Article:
Saturday, June 23, 2007

Week 39 - Can Behavior Be Systematized

Previously I have mentioned systems and employees but really only focused on the policies and procedures that employees are expected to adhere to. What about how employees treat each other or how they interact with the owner of the business - is it possible to systematize that type of behavior so that there are fewer disagreements within your business? The process begins long before these people are your employees.

It is not easy to change the personality of an unfriendly and unmotivated person. Seek out those people who are outgoing and seem willing to learn and ask for examples of how they have used common sense to achieve goals in previous workplaces. The technical aspect of your work may be quite easy to teach so you should focus on hiring people you believe will bring passion to your business.

To some it might sound far fetched, but one such business that has achieved “happiness” is Paddy Lund Dentistry, owned by Brisbane, Australia based dentist Paddy Lund. You see Paddy Lund’s dentistry practice operates under the “The Courtesy System”. Implementing The Courtesy System in your business could mean an end to disagreements and eventually to a much stronger feeling of collective worth.

Paddy Lund’s firm belief is that you spend so much of your time at work you should make an effort to enjoy that time. The time you spend at work is simply living your life. Paddy gave up trying to buy happiness through acquiring cars and property outside of work hours and rather realized that if he was ever to truly be happy, he had to make changes in his workplace.

Paddy begun this transformation by insisting that all staff use “please” and “thank you” every time they interacted. On top of that he demanded an end to office gossip. Initially as you might expect, the employees and Paddy himself felt that the words sounded “put on”. Interestingly the clients did not, they were often commenting how refreshing it was that employees were treating each other with such respect.

On top of employees being courteous to each other Paddy put in place daily meetings to tackle sources of unhappiness. By getting employees to speak candidly if things had upset them, Paddy could identify causes and put in place new rules to ensure the offending behavior was not repeated. What Paddy has learned is that he is able to work up to 50% less, his staff are happy all of the time and the people attracted to the practice (by referral only!) also possess positive attitudes. In addition, Paddy’s employees are with him for the long haul and on top of all of this, he makes more money than he ever did when he was unhappy! The reduced workload and extra money can be attributed to the implementation of systems (for both the business and how staff interact) which has lead to more profitable and happy customers. One example is that appointment cancellations plummeted leading to less scheduling problems (revenue) and a more organized environment (calm, happy employees).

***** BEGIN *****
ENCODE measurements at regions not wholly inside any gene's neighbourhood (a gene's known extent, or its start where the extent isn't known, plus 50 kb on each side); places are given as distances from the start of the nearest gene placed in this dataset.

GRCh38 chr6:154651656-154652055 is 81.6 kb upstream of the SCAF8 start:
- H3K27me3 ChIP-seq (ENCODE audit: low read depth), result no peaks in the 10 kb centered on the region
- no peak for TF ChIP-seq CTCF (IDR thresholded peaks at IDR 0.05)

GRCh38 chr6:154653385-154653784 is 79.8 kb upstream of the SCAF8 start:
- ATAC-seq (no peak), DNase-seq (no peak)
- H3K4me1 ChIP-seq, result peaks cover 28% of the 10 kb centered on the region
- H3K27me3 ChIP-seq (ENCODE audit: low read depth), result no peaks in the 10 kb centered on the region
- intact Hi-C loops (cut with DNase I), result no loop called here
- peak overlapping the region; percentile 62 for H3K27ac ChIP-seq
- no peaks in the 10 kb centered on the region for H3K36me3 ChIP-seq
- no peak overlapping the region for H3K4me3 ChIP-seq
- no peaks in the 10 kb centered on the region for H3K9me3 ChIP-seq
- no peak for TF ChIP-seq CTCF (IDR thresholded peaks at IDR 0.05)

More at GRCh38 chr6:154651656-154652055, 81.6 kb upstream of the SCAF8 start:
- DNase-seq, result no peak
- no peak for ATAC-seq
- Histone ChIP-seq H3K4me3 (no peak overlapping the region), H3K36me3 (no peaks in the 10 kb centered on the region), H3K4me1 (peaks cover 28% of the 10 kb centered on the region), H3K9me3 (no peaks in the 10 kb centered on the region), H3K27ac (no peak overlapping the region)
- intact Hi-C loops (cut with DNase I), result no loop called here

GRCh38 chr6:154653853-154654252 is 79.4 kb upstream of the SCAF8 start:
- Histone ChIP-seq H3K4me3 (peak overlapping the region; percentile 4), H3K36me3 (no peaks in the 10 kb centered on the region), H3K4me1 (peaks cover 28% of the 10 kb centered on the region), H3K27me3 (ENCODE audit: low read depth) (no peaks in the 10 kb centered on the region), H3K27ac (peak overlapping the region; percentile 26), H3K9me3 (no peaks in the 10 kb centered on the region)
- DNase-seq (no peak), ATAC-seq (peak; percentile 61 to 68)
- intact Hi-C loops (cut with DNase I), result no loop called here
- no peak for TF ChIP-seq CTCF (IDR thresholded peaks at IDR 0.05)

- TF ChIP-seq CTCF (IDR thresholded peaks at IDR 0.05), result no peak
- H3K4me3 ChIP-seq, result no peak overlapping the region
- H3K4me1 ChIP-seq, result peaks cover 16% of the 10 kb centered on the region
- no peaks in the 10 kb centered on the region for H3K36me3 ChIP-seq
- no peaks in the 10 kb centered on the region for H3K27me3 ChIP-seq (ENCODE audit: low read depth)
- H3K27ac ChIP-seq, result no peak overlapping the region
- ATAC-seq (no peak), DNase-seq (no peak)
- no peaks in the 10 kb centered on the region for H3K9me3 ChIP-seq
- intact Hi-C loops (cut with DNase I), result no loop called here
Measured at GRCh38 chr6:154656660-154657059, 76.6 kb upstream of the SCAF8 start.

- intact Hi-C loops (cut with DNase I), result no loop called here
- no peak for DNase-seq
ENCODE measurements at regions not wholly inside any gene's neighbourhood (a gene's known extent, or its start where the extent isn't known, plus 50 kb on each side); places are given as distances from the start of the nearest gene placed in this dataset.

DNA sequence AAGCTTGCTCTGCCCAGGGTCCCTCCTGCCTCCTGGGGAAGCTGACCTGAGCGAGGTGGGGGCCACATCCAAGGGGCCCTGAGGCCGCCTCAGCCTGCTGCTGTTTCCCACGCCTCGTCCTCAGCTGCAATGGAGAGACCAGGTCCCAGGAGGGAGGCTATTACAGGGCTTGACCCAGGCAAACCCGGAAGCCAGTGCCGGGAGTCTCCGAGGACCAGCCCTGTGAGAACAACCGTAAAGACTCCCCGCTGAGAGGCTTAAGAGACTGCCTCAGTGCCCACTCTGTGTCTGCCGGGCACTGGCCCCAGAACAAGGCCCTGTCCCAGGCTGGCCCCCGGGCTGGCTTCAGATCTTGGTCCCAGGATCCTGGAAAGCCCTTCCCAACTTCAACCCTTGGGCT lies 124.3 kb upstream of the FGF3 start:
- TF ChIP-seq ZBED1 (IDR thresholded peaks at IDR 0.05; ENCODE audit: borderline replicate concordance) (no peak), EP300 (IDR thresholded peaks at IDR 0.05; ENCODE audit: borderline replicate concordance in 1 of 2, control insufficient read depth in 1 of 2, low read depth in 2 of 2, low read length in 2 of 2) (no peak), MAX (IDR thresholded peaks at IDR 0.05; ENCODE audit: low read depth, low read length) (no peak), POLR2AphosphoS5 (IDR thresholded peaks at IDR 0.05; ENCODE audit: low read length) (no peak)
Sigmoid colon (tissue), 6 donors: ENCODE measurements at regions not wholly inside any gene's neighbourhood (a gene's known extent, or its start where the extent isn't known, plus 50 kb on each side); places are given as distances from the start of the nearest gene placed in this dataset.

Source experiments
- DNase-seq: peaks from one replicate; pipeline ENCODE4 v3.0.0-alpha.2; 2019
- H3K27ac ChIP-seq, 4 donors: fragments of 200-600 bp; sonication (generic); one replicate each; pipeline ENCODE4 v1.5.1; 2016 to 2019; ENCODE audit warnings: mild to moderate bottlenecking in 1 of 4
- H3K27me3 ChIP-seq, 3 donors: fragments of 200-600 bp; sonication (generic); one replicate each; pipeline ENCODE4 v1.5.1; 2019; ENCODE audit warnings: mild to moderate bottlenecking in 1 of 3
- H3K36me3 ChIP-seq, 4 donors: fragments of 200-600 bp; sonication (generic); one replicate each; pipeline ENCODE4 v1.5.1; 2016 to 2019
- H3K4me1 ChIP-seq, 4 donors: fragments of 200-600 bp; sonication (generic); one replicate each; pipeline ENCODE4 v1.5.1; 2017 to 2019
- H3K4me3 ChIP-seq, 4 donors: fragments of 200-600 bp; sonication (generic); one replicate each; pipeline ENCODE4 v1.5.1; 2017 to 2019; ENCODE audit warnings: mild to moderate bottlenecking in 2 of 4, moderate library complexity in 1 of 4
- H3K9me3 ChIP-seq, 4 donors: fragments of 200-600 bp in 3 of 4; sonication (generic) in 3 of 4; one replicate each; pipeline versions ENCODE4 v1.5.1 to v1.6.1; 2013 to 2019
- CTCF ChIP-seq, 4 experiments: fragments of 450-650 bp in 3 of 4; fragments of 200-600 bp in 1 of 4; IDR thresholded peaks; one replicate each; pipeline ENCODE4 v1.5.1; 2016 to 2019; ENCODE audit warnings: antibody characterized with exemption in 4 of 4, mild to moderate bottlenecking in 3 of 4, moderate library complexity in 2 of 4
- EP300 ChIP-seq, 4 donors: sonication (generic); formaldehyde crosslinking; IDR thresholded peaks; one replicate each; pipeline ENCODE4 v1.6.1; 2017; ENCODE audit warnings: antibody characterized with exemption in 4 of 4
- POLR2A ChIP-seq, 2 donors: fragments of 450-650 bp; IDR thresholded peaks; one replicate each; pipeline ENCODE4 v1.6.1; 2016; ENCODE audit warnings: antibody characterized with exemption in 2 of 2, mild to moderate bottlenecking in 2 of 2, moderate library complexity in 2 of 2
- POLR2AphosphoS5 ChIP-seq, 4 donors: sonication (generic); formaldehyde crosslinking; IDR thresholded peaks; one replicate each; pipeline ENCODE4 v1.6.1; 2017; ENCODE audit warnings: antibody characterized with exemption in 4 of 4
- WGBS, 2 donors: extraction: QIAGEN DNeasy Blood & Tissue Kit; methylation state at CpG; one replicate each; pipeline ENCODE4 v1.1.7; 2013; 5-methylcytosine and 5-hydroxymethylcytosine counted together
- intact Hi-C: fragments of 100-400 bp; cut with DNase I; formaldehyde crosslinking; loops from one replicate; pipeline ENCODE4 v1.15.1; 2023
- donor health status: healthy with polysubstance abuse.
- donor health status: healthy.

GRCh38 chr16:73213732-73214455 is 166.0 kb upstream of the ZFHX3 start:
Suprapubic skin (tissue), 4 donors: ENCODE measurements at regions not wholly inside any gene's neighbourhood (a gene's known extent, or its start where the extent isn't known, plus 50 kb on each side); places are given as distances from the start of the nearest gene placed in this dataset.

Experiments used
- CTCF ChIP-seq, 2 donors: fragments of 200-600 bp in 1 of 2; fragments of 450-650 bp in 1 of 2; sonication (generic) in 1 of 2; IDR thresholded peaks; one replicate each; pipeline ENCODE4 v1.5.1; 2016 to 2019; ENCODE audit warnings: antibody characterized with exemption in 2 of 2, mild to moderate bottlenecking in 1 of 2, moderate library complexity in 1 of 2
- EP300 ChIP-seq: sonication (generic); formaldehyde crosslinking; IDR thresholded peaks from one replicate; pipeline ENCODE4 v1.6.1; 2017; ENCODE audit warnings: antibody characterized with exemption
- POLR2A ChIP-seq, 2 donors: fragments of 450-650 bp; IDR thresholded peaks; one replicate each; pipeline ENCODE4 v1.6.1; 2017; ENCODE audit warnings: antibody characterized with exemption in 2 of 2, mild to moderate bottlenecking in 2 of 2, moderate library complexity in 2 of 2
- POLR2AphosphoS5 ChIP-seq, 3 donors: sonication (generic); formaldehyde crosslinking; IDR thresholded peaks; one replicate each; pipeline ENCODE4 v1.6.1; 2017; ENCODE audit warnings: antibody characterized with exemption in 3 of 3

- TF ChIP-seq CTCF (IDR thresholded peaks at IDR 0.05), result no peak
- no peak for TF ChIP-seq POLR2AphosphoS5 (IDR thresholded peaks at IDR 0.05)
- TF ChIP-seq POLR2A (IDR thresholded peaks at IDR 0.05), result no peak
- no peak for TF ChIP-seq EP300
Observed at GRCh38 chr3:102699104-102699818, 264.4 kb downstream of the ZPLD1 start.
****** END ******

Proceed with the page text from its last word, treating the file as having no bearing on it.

Think about your workplace for a moment. Perhaps there tensions in the air between staff that can affect the way your customers perceive your business. Would you like to serve only your ideal customers and look forward to going to work each and every day?

What can your business learn from Paddy Lund Dentistry?

  1. Embark on a fact finding mission to establish the “happiness issues” in your business – start with an employee survey or group discussion
  2. Put systems in place initially to force greater co-operation and sensitivity
  3. Identify roadblocks to your continued success by involving all employees in open discussion
  4. Adjust the systems as required to maintain your positive momentum
  5. Never stop looking for improvements all the while ensuring you are treating your fellow employees with dignity and respect. Again this might sound like hard work and yes it will take time, but the effort required will taper off.
The rest you can learn from Paddy himself; buy his book here.

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